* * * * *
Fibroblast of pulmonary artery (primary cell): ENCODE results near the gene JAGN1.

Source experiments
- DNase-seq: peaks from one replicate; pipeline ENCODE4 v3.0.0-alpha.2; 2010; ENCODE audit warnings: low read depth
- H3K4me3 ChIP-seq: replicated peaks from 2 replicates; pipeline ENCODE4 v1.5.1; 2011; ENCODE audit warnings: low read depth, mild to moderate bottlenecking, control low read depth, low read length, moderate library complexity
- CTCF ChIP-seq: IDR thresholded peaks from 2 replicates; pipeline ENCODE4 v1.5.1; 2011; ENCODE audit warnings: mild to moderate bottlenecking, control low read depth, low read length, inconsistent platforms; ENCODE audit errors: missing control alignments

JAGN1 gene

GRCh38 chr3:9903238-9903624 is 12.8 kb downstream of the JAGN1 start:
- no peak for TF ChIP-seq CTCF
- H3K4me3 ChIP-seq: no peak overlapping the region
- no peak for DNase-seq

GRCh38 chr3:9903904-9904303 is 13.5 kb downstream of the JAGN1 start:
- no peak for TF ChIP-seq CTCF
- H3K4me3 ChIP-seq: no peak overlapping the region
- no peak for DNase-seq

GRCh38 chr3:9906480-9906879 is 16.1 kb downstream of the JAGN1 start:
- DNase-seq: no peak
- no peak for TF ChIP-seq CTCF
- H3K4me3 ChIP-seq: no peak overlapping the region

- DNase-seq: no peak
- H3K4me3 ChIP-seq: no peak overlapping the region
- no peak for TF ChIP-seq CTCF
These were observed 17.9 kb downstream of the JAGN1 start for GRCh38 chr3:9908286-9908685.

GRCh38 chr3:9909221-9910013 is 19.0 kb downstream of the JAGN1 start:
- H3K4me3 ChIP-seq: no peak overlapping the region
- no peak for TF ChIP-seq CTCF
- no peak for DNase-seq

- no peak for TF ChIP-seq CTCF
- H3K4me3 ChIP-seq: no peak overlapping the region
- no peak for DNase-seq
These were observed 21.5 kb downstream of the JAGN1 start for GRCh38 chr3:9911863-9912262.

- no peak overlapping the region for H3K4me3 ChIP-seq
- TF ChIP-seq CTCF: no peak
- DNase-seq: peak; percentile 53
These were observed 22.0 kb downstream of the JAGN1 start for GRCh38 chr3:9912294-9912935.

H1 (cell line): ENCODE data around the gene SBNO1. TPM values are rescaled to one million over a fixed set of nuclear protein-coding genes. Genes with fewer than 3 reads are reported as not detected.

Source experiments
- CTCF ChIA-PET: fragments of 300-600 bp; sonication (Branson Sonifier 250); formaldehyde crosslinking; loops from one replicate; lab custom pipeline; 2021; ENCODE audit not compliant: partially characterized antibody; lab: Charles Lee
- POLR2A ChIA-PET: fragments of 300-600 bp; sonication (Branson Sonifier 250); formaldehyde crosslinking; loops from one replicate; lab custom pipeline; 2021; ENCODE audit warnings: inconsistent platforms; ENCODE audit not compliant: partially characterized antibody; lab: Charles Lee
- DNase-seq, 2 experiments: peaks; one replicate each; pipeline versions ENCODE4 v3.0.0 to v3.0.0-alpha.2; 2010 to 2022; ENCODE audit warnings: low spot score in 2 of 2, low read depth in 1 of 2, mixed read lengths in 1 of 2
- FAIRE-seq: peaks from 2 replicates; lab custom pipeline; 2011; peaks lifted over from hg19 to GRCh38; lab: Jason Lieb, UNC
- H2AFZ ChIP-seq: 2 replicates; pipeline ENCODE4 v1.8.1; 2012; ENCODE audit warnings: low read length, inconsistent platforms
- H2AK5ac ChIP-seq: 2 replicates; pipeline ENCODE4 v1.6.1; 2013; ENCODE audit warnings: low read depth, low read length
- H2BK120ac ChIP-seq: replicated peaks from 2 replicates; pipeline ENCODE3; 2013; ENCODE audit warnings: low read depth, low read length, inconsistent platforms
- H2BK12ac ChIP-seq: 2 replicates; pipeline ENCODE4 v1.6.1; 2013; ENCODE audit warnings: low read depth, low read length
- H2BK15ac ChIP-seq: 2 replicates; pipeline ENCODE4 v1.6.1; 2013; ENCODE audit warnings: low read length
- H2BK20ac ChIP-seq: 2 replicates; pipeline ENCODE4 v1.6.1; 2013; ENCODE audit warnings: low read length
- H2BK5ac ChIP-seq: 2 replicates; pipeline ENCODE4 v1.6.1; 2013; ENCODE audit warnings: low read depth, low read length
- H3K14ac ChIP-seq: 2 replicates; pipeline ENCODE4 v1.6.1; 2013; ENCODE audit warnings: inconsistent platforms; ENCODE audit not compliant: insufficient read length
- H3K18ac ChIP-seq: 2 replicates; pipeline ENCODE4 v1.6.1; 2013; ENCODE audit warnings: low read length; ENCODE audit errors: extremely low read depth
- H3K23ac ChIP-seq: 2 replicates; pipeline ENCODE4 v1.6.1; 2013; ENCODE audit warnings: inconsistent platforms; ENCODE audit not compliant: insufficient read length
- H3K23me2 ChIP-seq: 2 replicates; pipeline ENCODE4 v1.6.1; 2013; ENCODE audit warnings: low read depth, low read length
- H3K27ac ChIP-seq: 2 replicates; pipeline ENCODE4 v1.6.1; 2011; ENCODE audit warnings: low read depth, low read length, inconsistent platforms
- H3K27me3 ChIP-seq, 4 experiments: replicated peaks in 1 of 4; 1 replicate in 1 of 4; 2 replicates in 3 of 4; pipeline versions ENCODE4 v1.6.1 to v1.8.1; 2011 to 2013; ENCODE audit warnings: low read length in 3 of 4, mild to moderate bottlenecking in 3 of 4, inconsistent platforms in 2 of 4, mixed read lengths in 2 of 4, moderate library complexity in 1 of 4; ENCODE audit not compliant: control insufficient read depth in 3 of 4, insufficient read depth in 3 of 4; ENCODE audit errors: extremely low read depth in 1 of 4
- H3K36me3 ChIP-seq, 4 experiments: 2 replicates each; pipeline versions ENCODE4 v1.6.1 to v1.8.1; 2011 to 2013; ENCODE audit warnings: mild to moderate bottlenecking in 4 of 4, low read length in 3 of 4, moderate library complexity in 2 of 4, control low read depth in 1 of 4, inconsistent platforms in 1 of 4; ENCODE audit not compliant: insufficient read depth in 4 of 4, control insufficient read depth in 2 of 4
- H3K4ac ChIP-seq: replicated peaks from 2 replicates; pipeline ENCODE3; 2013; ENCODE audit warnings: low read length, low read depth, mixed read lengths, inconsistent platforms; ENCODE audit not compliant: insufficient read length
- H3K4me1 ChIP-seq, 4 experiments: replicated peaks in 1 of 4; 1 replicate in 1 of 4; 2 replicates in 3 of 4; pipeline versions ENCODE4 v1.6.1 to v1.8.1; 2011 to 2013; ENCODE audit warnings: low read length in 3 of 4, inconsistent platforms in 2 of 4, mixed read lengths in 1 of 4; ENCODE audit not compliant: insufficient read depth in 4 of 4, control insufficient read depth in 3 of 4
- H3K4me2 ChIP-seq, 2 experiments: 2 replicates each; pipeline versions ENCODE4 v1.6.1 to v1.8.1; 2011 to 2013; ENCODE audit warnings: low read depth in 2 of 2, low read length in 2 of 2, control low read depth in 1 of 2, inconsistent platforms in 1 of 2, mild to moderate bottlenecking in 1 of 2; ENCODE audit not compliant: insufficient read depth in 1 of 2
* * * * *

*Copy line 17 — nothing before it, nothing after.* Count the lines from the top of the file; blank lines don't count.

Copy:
- no peak for TF ChIP-seq CTCF